Retinal ganglion cells (RGCs) are spiking neurons, which send visual information to the brain, through the optic nerve. RGC degeneration occurs in retinal diseases, either as a primary process or secondary to photoreceptor loss. Mechanisms involved in this neuronal degeneration are still unclear and no drugs directly targeting RGC neuroprotection are yet available. Here, we show that taurine is one factor involved in preserving the RGC survival. Indeed, a taurine depletion induced by the antiepileptic drug, vigabatrin, was incriminated in its retinal toxicity leading to the RGC loss. Similarly, we showed that RGC degeneration can be induced by pharmacologically blocking the taurine-transporter with the chronic administration of a selective inhibitor, which results in a decrease in the taurine levels both in the plasma and in the retinal tissue. Finally, we found that taurine can directly prevent RGC degeneration, occurring either in serum-deprived pure RGC cultures or in animal models presenting an RGC loss (glaucomatous rats and the P23H rats, a model for retinitis pigmentosa ). These data suggest that the retinal taurine level is a crucial marker to prevent RGC damage in major retinal diseases. © Springer Science+Business Media New York 2013. Source

Rosolen S.-G.,Reseau Europeen dOphtalmologie Veterinaire et de Vision Animale | Rosolen S.-G.,Voltaire | Rosolen S.-G.,French Institute of Health and Medical Research | Rosolen S.-G.,University Pierre and Marie Curie | And 19 more authors.
Advances in Experimental Medicine and Biology | Year: 2013

In the 70s, the amino acid taurine was found essential for photoreceptor survival. Recently, we found that taurine depletion can also trigger retinal ganglion cell degeneration both in vitro and in vivo . Therefore, evaluation of taurine levels could be a crucial biomarker for different pathologies of retinal ganglion cells such as glaucoma. Because different breeds of dog can develop glaucoma, we performed taurine measurements on plasma and aqueous humour samples from pet dogs. Here, we exposed results from a pilot study on normal selected breed of pet dogs, without any ocular pathology. Samples were collected by veterinarians who belong to the Réseau Européen d'Ophtalmologie Vétérinaire et de Vision Animale . Following measurements by high-performance liquid chromatography (HPLC), the averaged taurine concentration was 162.3 μ M in the plasma and 51.8 μ M in the aqueous humour. No correlation was observed between these two taurine concentrations, which exhibited a ratio close to 3. Further studies will determine if these taurine concentrations are changed in glaucomatous dogs. © Springer Science+Business Media New York 2013. Source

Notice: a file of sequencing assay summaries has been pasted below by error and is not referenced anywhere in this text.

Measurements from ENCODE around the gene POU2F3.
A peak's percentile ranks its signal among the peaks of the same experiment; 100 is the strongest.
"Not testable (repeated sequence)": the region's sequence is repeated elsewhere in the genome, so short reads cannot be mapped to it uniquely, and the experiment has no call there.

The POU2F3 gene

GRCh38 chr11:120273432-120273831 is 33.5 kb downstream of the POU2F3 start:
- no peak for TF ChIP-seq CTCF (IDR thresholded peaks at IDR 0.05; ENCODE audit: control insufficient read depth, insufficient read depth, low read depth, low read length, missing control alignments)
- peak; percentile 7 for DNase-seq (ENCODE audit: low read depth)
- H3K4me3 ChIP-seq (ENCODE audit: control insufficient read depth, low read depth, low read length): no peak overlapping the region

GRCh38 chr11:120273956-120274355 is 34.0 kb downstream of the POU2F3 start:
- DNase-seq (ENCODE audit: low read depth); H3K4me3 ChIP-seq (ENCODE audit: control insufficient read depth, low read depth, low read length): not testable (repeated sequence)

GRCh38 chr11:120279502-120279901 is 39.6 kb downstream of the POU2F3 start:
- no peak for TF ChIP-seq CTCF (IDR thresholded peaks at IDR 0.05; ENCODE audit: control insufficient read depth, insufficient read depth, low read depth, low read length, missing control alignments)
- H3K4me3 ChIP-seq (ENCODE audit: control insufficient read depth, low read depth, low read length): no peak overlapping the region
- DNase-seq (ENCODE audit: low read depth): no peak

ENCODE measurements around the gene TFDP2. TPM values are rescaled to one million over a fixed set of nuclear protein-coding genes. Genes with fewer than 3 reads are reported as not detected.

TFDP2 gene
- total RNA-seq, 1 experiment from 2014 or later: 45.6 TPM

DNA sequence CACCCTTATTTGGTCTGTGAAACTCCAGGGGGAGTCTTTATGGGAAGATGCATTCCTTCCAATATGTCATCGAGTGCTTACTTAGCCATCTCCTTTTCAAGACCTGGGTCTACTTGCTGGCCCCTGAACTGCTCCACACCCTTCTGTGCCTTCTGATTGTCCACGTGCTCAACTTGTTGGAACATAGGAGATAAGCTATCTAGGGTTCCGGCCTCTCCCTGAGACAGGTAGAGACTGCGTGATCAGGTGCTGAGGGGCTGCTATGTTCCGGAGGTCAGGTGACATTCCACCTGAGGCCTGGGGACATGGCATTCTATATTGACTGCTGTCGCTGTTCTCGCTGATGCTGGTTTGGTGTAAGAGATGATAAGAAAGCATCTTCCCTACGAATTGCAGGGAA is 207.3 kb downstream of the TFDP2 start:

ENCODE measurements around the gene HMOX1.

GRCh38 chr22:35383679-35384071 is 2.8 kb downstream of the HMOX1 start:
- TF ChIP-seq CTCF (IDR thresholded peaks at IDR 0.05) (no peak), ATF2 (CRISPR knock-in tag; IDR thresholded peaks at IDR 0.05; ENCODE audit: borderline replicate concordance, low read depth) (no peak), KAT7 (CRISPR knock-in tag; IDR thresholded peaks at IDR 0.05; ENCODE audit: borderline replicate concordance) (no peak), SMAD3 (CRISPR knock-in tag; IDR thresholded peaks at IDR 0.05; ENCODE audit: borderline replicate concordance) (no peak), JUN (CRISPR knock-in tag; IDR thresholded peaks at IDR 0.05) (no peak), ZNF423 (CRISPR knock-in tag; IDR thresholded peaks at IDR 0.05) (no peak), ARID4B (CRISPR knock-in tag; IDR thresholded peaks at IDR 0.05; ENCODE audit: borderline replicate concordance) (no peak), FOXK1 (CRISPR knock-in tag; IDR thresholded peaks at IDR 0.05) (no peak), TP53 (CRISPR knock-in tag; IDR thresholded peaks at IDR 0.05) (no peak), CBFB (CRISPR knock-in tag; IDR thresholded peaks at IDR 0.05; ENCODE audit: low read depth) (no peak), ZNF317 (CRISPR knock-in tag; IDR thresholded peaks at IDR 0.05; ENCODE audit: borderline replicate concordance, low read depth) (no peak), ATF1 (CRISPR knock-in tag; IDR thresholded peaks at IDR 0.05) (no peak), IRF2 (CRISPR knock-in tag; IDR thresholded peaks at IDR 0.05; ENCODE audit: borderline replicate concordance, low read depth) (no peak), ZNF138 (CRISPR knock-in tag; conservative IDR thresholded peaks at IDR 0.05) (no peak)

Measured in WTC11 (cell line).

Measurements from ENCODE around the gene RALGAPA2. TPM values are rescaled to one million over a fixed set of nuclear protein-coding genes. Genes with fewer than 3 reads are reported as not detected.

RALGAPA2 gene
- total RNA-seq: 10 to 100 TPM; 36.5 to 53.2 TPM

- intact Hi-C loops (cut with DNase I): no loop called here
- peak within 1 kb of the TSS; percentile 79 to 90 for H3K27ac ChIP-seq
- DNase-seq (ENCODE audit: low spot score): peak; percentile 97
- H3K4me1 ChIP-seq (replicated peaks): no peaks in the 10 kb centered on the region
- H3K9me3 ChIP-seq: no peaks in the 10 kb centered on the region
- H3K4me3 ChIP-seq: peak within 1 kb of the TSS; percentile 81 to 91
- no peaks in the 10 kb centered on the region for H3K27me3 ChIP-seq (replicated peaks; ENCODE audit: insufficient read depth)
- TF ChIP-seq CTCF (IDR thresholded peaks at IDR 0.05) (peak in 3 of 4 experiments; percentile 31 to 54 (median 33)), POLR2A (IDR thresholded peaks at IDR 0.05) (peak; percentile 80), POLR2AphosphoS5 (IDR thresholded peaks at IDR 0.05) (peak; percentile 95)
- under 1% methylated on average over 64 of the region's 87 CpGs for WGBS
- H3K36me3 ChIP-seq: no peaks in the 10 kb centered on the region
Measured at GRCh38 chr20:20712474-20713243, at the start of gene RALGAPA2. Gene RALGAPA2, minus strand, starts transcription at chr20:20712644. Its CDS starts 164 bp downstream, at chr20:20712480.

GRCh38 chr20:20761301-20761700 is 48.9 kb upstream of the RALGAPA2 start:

Froger N.,French Institute of Health and Medical Research | Froger N.,University Pierre and Marie Curie | Froger N.,French National Center for Scientific Research | Moutsimilli L.,French Institute of Health and Medical Research | And 35 more authors.
Progress in Retinal and Eye Research | Year: 2014

Taurine is the most abundant amino acid in the retina. In the 1970s, it was thought to be involved in retinal diseases with photoreceptor degeneration, because cats on a taurine-free diet presented photoreceptor loss. However, with the exception of its introduction into baby milk and parenteral nutrition, taurine has not yet been incorporated into any commercial treatment with the aim of slowing photoreceptor degeneration. Our recent discovery that taurine depletion is involved in the retinal toxicity of the antiepileptic drug vigabatrin has returned taurine to the limelight in the field of neuroprotection. However, although the retinal toxicity of vigabatrin principally involves a deleterious effect on photoreceptors, retinal ganglion cells (RGCs) are also affected. These findings led us to investigate the possible role of taurine depletion in retinal diseases with RGC degeneration, such as glaucoma and diabetic retinopathy. The major antioxidant properties of taurine may influence disease processes. In addition, the efficacy of taurine is dependent on its uptake into retinal cells, microvascular endothelial cells and the retinal pigment epithelium. Disturbances of retinal vascular perfusion in these retinal diseases may therefore affect the retinal uptake of taurine, resulting in local depletion. The low plasma taurine concentrations observed in diabetic patients may further enhance such local decreases in taurine concentration. We here review the evidence for a role of taurine in retinal ganglion cell survival and studies suggesting that this compound may be involved in the pathophysiology of glaucoma or diabetic retinopathy. Along with other antioxidant molecules, taurine should therefore be seriously reconsidered as a potential treatment for such retinal diseases. © 2014 Elsevier Ltd. Source